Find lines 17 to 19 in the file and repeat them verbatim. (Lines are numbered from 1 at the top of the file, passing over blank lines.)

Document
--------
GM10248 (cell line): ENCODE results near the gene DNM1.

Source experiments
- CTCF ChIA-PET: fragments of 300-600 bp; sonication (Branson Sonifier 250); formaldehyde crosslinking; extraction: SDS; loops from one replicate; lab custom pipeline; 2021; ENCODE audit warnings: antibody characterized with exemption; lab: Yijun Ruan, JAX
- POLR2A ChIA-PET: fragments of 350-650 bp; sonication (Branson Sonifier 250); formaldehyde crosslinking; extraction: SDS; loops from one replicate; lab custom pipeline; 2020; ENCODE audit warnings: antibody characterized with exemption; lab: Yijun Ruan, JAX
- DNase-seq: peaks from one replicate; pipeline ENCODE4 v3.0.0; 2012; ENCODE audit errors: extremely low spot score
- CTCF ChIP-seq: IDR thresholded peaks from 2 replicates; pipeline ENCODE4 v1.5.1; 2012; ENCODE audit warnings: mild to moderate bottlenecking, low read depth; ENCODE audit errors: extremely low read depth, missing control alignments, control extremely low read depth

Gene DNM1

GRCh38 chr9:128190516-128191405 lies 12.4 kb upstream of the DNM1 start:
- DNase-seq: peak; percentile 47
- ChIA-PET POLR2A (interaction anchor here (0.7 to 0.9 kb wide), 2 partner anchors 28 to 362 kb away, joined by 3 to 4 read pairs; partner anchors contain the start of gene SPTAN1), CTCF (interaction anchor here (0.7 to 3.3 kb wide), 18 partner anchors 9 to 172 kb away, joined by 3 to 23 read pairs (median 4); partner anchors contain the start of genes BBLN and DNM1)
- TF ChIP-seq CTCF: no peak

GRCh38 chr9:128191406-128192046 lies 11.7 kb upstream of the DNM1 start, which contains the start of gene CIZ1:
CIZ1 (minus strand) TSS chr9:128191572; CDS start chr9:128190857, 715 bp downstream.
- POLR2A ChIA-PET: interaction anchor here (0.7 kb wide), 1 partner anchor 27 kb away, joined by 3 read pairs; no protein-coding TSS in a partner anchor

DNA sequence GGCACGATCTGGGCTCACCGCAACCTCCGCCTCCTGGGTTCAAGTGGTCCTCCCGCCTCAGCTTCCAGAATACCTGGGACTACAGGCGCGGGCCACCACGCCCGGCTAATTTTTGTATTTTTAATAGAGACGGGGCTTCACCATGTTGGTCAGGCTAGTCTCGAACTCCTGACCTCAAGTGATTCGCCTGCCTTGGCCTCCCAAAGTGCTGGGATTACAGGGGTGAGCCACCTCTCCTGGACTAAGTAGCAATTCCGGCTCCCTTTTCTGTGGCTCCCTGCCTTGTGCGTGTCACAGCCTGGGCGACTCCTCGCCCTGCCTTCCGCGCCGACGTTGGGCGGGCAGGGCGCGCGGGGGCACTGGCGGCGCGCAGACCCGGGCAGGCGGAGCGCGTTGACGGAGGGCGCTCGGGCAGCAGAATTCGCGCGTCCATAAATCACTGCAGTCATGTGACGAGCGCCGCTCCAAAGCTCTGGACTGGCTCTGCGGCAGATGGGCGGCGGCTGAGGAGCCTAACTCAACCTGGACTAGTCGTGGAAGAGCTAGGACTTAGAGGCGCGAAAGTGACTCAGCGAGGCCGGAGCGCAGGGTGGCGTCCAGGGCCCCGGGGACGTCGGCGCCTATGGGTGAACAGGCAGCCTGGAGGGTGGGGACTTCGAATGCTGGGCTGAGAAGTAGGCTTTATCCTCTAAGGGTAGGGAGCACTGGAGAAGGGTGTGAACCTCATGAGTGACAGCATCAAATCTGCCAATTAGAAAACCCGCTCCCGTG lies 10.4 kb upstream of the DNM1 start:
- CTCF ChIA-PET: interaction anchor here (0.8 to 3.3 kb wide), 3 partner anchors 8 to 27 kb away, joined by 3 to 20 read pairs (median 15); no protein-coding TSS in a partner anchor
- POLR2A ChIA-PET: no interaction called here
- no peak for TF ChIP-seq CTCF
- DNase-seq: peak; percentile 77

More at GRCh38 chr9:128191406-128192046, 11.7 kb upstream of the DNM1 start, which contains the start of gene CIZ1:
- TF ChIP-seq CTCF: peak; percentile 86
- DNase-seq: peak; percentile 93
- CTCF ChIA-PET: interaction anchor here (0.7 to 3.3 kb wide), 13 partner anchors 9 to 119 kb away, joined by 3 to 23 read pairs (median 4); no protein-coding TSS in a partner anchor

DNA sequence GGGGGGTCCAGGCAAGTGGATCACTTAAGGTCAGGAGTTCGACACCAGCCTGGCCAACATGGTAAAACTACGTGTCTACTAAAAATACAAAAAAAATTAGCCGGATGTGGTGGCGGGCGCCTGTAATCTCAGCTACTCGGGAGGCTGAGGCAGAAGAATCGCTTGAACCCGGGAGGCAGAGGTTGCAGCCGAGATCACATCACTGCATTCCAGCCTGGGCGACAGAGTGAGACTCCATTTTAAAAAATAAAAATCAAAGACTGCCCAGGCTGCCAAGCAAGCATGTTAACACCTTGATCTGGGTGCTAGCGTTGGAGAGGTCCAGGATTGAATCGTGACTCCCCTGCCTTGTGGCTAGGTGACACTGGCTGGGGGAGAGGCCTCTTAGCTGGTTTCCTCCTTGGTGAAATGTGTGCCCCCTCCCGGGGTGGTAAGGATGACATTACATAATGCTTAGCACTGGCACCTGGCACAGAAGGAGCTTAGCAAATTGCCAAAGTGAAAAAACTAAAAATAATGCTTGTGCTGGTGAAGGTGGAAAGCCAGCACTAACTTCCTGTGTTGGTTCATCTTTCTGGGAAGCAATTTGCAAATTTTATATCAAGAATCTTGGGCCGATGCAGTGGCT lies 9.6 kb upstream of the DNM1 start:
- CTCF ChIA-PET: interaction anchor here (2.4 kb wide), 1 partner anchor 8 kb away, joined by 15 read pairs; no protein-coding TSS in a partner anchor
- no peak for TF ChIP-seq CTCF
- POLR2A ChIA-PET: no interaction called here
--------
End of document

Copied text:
- POLR2A ChIA-PET: no interaction called here
- no peak for TF ChIP-seq CTCF
- DNase-seq: peak; percentile 77